Date 5th January 2022
Society Theatrecraft
Venue The Kings Hall, Herne Bay
Type of Production Pantomime
Director Kes Hewett
Musical Director Jacqueline Francis
Choreographer Courtney Jones


Author: Cheryl Marksford

With so many pantomimes around at this time of the year it's always difficult to make yours feel fresh and interesting. However, Theatrecraft managed just that with modern music, colourful settings, and some brilliantly danced routines. Choreographer Courtney Jones succeeded in organising two different dance teams, as well as the ensemble and principals, all into one production with some original yet appropriate choreography. Not an easy job.

I liked the set pieces in this version of Cinderella (and I know them well, having performed as Dandini in it myself) as well as the extra addition of a dancing pantomime horse. There was a good slapstick scene in the kitchen, but it was over too quickly, and needed to be more over the top than it was. The ‘transformation’ scene, where Cinderella is made ready for the ball and a pumpkin is turned into a coach, was extremely innovative and cleverly executed. It makes a change to do the whole transformation without a “stunt” Cinderella

The cast were all good in their roles and they all tried to wring as much comedy out of the script as possible. Chloe Hedger, as the titular character, gave an assured and confident performance. She really acted the part of a naive young lady, bringing out all the trusting, innocent, childlike quality of the character. Her singing voice was lovely.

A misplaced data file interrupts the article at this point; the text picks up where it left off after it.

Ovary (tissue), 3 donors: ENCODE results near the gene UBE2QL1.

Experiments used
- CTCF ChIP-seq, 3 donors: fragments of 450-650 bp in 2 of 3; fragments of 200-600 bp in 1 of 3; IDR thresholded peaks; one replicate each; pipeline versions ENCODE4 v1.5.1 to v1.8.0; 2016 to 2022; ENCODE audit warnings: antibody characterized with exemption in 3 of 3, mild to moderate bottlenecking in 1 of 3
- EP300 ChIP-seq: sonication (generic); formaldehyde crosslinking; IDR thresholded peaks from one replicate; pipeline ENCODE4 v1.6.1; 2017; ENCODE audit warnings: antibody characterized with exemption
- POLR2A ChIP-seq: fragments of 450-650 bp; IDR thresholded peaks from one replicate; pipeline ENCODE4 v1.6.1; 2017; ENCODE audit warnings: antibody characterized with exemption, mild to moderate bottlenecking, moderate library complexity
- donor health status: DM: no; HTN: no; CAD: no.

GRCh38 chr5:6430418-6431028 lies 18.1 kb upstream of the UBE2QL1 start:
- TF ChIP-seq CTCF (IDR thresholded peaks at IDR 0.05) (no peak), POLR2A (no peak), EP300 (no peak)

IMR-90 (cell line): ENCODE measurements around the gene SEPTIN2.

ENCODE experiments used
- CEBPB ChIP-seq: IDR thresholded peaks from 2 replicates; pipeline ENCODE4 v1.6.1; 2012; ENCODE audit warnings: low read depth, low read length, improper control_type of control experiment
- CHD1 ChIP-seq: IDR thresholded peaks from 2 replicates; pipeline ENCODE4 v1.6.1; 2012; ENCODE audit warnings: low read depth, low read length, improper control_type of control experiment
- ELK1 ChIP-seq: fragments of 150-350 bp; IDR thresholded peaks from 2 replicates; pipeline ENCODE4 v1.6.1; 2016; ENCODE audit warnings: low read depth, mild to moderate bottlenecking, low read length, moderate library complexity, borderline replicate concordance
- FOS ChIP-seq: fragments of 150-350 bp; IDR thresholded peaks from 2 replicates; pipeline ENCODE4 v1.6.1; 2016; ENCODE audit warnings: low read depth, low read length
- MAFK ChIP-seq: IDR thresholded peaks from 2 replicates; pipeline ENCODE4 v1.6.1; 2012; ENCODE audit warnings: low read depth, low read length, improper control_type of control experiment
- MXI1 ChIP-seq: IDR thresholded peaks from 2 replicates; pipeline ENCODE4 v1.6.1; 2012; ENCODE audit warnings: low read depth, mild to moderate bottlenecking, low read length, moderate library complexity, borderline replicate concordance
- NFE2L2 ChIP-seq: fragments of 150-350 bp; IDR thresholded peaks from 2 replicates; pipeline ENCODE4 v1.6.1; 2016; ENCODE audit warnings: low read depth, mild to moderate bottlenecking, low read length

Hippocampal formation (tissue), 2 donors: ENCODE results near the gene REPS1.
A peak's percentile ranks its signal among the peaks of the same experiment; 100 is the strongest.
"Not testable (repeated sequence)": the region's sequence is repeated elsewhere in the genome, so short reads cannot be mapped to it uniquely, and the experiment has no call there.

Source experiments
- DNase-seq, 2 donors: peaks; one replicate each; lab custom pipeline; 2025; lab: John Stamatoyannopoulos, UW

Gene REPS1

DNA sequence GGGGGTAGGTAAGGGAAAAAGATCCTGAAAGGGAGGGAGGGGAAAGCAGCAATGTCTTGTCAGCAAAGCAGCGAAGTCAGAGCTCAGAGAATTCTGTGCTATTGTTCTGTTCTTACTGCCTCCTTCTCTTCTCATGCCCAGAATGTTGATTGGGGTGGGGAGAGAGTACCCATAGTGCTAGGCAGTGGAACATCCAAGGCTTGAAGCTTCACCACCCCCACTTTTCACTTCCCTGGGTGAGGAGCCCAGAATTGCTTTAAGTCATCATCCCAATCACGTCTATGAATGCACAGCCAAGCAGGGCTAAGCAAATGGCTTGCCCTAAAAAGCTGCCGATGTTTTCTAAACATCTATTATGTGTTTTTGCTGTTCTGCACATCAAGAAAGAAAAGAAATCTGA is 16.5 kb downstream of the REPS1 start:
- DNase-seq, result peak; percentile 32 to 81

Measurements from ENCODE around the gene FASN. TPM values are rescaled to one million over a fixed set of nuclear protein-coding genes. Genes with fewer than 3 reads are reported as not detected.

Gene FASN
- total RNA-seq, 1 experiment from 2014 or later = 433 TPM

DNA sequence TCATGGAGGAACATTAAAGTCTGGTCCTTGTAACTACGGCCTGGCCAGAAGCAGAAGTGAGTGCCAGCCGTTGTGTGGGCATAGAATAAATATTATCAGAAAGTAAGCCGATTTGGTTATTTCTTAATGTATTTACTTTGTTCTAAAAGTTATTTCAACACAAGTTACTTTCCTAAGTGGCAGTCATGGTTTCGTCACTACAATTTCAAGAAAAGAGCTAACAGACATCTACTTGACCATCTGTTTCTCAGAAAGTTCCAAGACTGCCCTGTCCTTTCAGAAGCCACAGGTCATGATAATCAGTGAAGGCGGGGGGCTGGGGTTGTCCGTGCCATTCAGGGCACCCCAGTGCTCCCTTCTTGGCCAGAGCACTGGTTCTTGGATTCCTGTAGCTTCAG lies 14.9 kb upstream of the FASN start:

New-comer Robert Dunk, did a smashing job of portraying Buttons, Cinderella’s sidekick, and managed to get the audience on his side from the very beginning. His antics encouraged enthusiastic participation from the audience, both young and old. He is one to watch in the future. Both Heather Kemp and Chris Perkins worked well together as Bodget and Leggett – the story’s token numbskulls, getting laughs where needed and bouncing off each other well. I would have loved to have seen even more physical clowning from this comedy duo though as every pantomime audience appreciates a healthy dose of slapstick.

Prince Charming and Dandini were very well matched. Jay Kitto and Cara Townson respectively played their roles with a wonderful air of pageantry without coming across as too aloof. They made a talented team portraying their roles with confidence and professionalism. Cara even signed one of the musical numbers during the show which was utterly joyous. More of that in the future please.

The two Ugly Sisters were brilliant. Joe Morgan as Gertrude and Norman Holness as Grizelda were an absolute hoot – a great pairing. Their many antics including frolicking in the forest on ‘hobby horses’ were all hilarious. They too had a marvellous rapport with the audience, and I loved their banter and the running gag Grizelda had with ‘Mike,’ an unfortunately co-opted member of the audience, which was just priceless. Kes Hewett was assured as the wicked stepmother, Baroness Hardup (coming to the role at the last minute) as was Stuart Rogers as her long-suffering husband, Baron Hardup.

There were solid performances from all the cast and just because they may not have been individually mentioned does, by no means belittle the importance they played. This production was well executed and enjoyable and that was only possible because of every single cast member’s effort.

I think the whole show had been well rehearsed. The set, with added animated projections, helped to enhance the telling of the story along with some beautiful lighting design by Mick Bennell and creative stage effects. Everything was underpinned by great song choices and an impressive live band under the poised direction of Jacqueline Francis. The costumes, make-up and wigs were all fabulous.

I left the evening feeling full of pantomime spirit. I can’t wait to see what you present in the future.